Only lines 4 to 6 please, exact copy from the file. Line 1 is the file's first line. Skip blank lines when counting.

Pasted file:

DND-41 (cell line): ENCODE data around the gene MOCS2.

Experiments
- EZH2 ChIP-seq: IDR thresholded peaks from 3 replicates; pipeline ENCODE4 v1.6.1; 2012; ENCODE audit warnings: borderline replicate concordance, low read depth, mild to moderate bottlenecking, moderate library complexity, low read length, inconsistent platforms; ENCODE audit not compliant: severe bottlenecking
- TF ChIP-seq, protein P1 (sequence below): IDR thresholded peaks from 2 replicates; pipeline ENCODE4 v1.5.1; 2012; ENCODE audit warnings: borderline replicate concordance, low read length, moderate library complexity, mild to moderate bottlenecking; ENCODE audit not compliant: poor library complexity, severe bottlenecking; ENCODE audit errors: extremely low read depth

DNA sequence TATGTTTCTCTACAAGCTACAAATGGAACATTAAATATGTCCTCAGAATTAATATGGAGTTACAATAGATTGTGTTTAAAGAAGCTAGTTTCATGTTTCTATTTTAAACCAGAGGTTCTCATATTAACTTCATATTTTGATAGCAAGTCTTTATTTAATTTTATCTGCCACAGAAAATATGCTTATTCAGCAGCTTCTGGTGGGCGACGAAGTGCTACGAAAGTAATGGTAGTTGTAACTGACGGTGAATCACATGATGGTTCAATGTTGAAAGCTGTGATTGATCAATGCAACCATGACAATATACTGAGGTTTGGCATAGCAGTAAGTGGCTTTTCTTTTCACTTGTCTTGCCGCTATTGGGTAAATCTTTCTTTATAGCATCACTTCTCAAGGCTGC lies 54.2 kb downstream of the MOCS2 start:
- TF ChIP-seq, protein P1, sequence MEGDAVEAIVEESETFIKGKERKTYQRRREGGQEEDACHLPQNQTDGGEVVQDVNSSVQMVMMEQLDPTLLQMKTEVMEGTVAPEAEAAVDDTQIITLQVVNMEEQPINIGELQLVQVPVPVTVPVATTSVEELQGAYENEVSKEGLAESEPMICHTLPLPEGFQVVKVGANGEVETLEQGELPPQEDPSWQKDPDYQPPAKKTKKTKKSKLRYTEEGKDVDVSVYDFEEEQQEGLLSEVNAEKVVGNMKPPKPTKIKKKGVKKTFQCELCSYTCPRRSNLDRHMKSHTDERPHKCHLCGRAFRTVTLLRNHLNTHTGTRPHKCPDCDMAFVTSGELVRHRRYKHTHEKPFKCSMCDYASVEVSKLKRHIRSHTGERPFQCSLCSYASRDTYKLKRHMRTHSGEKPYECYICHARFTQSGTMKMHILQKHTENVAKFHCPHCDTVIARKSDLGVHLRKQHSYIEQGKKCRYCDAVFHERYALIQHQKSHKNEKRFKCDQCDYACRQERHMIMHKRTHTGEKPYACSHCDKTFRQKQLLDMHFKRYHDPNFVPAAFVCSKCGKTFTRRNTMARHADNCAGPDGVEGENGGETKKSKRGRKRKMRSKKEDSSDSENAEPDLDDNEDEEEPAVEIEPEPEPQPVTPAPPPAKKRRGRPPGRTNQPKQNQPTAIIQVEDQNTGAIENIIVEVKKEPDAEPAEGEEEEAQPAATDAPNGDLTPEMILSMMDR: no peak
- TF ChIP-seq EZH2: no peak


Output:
- TF ChIP-seq, protein P1 (sequence below): IDR thresholded peaks from 2 replicates; pipeline ENCODE4 v1.5.1; 2012; ENCODE audit warnings: borderline replicate concordance, low read length, moderate library complexity, mild to moderate bottlenecking; ENCODE audit not compliant: poor library complexity, severe bottlenecking; ENCODE audit errors: extremely low read depth

DNA sequence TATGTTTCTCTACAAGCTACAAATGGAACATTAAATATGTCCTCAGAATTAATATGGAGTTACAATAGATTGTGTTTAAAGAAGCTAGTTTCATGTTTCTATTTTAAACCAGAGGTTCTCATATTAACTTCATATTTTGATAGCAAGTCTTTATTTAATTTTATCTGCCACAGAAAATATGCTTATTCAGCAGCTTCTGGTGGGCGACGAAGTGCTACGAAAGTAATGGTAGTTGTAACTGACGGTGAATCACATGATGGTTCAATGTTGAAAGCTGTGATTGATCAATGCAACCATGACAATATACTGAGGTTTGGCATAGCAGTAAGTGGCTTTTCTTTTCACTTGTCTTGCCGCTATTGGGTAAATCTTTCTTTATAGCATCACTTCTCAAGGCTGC lies 54.2 kb downstream of the MOCS2 start:
- TF ChIP-seq, protein P1, sequence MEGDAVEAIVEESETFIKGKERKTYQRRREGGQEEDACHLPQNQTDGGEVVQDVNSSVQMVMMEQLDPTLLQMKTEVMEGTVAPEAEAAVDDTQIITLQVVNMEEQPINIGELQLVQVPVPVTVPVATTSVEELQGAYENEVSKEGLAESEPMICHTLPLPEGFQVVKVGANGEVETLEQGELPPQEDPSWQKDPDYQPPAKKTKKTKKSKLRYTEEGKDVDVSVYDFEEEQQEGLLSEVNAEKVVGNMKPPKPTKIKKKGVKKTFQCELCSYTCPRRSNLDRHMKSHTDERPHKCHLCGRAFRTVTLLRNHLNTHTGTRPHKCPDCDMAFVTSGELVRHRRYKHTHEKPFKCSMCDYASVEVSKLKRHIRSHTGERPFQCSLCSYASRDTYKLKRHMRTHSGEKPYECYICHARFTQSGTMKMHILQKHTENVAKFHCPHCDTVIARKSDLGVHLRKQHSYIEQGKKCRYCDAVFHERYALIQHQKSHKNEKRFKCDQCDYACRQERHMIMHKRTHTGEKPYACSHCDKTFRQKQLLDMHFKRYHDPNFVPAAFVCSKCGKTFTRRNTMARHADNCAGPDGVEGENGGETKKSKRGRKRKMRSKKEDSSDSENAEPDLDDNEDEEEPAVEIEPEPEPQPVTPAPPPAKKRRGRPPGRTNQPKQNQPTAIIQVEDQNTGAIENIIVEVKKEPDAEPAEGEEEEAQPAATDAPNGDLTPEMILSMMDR: no peak